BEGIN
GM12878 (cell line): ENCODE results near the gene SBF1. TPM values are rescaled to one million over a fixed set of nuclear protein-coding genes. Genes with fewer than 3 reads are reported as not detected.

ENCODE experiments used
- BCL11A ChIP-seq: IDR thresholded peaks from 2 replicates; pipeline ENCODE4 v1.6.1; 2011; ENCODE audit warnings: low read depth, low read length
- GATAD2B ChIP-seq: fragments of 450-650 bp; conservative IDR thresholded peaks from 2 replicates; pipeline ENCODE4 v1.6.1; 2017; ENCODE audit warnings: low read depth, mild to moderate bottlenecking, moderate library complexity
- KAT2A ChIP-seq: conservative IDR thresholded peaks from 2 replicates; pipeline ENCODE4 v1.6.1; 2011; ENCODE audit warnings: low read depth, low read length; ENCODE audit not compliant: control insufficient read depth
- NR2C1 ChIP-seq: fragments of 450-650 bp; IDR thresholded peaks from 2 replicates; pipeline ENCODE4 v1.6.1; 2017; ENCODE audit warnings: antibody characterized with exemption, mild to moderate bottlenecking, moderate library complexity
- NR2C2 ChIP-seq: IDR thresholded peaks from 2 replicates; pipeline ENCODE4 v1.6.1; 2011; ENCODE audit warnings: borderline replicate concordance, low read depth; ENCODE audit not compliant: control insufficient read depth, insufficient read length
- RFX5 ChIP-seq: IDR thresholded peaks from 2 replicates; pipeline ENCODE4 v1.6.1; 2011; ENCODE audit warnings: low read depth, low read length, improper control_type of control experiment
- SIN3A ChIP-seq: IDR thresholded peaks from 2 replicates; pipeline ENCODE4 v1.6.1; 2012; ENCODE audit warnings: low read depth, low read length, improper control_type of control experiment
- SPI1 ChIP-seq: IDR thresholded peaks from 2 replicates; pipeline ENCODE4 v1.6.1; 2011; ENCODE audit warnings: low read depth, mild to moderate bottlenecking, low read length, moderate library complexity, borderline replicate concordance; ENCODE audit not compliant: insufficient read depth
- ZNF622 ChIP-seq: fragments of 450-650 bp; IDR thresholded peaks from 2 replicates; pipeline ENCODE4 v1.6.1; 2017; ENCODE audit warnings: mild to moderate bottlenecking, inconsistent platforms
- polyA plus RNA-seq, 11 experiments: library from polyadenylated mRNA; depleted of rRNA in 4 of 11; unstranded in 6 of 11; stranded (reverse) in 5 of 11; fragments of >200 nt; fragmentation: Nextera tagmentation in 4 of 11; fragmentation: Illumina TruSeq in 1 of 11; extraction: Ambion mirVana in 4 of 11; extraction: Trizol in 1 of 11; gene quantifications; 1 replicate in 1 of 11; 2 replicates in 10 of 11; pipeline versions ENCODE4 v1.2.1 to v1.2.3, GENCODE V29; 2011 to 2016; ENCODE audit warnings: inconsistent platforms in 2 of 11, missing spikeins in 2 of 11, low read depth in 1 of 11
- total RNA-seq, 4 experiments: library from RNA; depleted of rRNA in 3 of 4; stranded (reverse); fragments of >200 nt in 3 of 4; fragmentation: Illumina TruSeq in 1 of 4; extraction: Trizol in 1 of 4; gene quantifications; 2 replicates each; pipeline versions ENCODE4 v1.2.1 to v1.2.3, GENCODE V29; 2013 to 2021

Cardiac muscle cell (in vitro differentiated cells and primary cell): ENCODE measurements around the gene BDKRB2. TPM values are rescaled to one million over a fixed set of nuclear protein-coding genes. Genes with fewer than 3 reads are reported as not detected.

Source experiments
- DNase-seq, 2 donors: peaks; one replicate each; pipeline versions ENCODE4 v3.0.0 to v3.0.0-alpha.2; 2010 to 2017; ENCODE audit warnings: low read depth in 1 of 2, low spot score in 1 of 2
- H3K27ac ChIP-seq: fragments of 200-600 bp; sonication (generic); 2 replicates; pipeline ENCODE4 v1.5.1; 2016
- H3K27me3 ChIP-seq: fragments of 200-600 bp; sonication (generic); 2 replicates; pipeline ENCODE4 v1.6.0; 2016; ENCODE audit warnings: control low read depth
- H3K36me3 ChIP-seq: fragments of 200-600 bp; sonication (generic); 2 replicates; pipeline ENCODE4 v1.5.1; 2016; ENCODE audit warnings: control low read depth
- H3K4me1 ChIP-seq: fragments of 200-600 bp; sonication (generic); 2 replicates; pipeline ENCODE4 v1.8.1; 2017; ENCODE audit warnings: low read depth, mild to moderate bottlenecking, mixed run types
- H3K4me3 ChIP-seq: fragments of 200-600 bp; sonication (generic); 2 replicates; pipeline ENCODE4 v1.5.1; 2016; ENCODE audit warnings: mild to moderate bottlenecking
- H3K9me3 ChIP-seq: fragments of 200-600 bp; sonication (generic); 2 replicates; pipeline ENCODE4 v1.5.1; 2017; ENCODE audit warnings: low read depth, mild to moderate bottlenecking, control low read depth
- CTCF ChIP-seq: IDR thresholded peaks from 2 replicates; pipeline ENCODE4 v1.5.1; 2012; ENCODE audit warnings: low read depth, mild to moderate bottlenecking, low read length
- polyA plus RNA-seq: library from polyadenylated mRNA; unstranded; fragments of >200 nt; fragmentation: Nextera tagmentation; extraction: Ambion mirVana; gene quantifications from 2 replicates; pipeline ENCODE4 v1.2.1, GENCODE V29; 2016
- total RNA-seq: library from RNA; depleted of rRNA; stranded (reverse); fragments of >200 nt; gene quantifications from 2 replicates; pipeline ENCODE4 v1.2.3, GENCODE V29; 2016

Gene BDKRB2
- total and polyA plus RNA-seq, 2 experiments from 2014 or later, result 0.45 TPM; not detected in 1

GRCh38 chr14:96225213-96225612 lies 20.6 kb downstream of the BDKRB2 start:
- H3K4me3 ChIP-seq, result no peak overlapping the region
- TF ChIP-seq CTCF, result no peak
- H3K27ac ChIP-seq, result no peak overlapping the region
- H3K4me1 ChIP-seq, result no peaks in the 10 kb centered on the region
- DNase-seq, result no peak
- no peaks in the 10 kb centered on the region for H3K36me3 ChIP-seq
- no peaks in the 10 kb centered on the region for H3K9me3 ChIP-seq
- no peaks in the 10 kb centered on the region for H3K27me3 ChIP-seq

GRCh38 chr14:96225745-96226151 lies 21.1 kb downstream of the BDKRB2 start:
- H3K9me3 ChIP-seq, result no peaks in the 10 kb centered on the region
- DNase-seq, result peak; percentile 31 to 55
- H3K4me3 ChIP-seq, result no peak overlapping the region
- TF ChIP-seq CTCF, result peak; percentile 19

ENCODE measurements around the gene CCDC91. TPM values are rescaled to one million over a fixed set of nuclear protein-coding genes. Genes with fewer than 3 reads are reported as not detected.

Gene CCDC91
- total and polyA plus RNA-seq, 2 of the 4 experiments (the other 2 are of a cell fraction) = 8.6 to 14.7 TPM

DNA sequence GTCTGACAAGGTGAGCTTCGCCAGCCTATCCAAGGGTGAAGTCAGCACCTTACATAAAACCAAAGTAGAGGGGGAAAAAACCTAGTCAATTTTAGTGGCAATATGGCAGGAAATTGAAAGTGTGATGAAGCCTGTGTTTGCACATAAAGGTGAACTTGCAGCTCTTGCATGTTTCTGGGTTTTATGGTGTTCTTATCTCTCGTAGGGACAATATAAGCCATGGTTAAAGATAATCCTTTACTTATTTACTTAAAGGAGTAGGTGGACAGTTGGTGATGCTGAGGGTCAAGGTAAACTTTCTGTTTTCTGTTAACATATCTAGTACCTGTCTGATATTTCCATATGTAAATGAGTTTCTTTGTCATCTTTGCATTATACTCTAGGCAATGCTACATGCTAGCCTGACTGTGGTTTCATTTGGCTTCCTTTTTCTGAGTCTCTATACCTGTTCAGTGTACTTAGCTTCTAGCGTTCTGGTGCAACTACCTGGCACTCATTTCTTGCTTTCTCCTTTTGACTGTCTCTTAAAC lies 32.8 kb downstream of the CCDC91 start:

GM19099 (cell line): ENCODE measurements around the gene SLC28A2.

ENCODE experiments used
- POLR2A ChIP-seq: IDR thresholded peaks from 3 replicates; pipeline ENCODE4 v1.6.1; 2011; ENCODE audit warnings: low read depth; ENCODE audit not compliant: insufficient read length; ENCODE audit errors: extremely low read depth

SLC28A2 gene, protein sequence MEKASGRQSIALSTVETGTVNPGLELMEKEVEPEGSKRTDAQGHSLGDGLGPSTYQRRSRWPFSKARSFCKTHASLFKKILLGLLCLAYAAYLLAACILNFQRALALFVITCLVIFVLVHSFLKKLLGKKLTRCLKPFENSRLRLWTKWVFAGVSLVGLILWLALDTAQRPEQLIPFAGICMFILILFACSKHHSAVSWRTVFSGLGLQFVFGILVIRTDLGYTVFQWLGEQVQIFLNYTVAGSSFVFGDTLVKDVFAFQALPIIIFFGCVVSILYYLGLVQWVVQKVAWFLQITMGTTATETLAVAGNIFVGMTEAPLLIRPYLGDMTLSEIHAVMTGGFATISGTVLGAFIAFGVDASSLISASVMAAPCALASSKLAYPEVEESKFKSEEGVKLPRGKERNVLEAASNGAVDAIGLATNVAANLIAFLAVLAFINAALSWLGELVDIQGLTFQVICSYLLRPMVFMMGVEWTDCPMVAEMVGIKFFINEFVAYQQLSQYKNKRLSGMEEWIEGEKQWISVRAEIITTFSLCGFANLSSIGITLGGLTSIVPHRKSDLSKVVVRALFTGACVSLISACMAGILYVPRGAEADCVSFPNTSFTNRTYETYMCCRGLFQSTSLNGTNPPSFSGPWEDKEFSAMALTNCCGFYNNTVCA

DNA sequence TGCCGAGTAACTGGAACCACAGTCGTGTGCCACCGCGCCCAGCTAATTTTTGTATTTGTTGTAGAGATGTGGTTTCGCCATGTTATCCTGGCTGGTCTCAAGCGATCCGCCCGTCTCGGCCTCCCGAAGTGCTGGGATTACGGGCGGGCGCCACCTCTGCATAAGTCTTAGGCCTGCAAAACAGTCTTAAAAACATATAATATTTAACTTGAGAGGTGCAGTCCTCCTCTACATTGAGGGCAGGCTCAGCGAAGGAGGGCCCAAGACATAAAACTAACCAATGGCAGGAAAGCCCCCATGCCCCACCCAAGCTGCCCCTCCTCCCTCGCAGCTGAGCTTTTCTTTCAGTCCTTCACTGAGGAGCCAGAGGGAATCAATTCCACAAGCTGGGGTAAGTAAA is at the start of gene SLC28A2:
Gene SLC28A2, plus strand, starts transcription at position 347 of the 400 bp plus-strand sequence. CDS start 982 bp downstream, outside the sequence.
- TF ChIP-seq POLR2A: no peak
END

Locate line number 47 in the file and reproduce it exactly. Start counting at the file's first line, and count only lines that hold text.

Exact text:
ENCODE experiments used